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Orbital Decompression

Orbital decompression involves removing some bone from {the} eye socket to open up one or more sinuses and so make space for {the} swollen tissue and allowing {the} eye to move back into normal position.

 

The CT above shows {the} orbit on {the} left following orbital decompression. Note how {the} muscle bows inward, into {the} area of {the} sinus - now that this orbital wall has been surgically removed.




 

  • Optic Neuropathy. Even though some patients undergo spontaneous remission of symptoms within a year, various need treatment. The originally step is {the} regulation of thyroid hormones levels by an endocrinologist.
  • Topical lubrication of {the} ocular surface is used to avoid corneal damage caused by exposure. Tarsorrhaphy is an alternative option when {the} complications of ocular exposure can't be avoided solely with {the} drops.
  • Corticosteroids are efficient in reducing orbital inflammation, but {the} benefits cease after discontinuation. Corticosteroids treatment is also limited because of their various side effects. Radiotherapy is an alternative option to reduce acute orbital inflammation. Unfortunately, there is still controversy surrounding its efficacy. A simple way of reducing inflammation is smoking cessation, as pro-inflammatory substances are found in cigarettes.
  • Surgery could be done to decompress {the} orbit, to improve {the} proptosis and to address {the} strabismus causing diplopia . Surgery is performed once {the} patient’s disease has been stable for at least six months. In severe cases, however, {the} surgery becomes urgent to prevent blindness from optic nerve compression.
  • Eyelid surgery is {the} most common surgery performed on Graves ophthalmopathy patients. Lid-lengthening surgeries can be done on upper and lower eyelid to correct {the} patient’s appearance and {the} ocular surface exposure symptoms. Marginal myotomy of levator palpebrae muscle can reduce {the} palpebral fissure height by 2-3 mm. When there is a more severe upper lid retraction or exposure keratitis, marginal myotomy of levator palpebrae associated with lateral tarsal canthoplasty is recommended. This procedure can lower {the} upper eyelid by as much as 8 mm. Other approaches include müllerectomy (resection of {the} Müller muscle), eyelid spacer grafts and recession of {the} lower eyelid retractors. Blepharoplasty can also be done to debulk {the} excess fat in {the} lower eyelid.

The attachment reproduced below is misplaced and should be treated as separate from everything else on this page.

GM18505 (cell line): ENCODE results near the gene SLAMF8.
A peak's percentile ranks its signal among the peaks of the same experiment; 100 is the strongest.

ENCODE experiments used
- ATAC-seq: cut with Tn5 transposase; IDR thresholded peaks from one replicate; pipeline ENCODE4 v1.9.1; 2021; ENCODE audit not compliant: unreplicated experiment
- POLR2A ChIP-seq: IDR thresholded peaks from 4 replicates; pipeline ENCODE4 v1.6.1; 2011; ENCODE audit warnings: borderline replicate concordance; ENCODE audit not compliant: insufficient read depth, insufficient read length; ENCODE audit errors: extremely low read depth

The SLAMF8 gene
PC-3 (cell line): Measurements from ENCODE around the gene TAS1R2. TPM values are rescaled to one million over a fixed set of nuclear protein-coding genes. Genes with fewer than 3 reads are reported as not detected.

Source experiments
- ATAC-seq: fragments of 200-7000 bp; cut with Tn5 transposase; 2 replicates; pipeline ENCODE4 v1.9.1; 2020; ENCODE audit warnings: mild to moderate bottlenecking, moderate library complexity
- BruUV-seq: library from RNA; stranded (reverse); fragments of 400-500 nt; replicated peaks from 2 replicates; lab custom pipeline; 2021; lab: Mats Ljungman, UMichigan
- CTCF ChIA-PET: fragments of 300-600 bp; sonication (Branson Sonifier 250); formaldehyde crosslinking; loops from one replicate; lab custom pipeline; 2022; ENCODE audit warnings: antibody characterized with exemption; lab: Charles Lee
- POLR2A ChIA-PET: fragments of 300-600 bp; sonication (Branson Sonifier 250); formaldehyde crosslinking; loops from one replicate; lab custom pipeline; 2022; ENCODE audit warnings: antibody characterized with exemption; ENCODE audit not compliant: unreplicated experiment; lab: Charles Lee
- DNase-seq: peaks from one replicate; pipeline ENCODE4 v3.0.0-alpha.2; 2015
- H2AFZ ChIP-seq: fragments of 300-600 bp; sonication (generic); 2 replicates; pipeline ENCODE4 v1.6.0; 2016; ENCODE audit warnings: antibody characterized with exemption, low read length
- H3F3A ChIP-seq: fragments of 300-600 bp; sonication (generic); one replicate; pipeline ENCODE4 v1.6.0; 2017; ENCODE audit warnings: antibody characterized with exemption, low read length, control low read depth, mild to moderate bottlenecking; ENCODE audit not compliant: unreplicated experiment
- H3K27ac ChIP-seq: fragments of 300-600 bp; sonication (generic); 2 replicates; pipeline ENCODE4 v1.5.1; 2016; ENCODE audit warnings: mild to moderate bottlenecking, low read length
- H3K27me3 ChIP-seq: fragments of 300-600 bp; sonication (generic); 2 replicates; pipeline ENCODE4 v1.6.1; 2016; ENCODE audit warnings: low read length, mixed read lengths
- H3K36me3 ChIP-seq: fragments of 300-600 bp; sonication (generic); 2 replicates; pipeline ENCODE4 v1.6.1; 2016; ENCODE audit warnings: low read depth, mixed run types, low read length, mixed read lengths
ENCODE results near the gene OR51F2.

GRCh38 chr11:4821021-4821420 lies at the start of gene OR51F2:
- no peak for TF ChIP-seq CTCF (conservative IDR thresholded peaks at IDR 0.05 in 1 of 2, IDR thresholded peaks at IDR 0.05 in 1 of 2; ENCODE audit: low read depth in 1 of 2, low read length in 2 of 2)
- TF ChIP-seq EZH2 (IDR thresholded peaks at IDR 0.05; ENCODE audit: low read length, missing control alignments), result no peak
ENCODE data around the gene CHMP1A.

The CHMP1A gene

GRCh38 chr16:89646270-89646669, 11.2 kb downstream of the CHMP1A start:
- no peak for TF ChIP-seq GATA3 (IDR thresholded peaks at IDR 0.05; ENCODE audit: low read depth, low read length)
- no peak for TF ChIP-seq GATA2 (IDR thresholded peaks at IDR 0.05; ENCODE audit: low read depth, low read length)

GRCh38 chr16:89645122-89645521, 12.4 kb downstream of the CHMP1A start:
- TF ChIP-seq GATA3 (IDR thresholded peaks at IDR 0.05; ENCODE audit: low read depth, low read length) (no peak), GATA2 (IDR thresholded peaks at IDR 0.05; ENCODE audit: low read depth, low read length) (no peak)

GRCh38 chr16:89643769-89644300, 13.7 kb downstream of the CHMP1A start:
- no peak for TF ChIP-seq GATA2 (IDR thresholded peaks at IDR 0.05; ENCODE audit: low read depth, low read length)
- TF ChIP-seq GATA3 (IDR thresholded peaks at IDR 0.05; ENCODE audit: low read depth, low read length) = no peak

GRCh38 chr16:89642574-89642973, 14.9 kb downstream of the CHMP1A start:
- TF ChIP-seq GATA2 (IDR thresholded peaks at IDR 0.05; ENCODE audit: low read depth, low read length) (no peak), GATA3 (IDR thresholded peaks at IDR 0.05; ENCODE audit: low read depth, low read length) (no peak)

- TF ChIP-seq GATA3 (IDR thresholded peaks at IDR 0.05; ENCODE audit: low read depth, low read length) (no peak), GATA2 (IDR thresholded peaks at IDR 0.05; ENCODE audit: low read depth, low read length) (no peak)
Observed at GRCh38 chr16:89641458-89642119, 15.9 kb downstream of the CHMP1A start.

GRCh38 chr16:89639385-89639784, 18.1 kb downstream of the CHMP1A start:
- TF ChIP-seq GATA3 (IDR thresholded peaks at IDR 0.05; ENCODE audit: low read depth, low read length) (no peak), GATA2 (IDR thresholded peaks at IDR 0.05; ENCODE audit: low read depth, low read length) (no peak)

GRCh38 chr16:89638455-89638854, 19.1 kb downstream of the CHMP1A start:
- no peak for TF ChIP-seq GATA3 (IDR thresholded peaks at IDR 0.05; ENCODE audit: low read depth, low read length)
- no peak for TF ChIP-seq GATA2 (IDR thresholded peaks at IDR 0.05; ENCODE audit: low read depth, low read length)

• If {the} optic nerve is compromised, and vision is threatened as a result of Graves' disease, {the} term optic neuropathy could be applied.

Orbital Decompression Surgery

  • In orbital decompression surgery {the} bone between {the} orbit (eye socket) and {the} sinuses (air spaces next to {the} orbit) is removed.
  • A successful procedure improves vision and provides room for {the} eye to slip back into {the} orbit's protection.
  • There are possible complications of {the} surgery, however.
  • You could experience lip numbness for several months after {the} operation.
  • Double vision could persist or it could develop anew after surgery

Orbital Decompression
Orbital Anatomy

  • Orbital volume and dimensions: = 30 cc, 35(Height) x 45(Width) x 45 mm(medial wall depth), globe 25 x 25 mm
  • Bones: (F)rontal, (M)axillary,(Z)ygomatic, (L)acrimal, (E)thmoid, (P)alatine, (S)phenoid
  • makes room to put {the} eyes back in {the} socket and correct {the} proptosis (bulging).
  • {the} bone between {the} orbit and {the} Sinuses (Sinus is {the} air spaces next to {the} orbit) is removed.
  • goal is to improve vision and provides room for your eye to slip back into {the} orbit's protection.
  • complications
    • lid numbness
    • double vision
    • CSF leak (of cerebrospinal fluid that surrounds and protects {the} brain)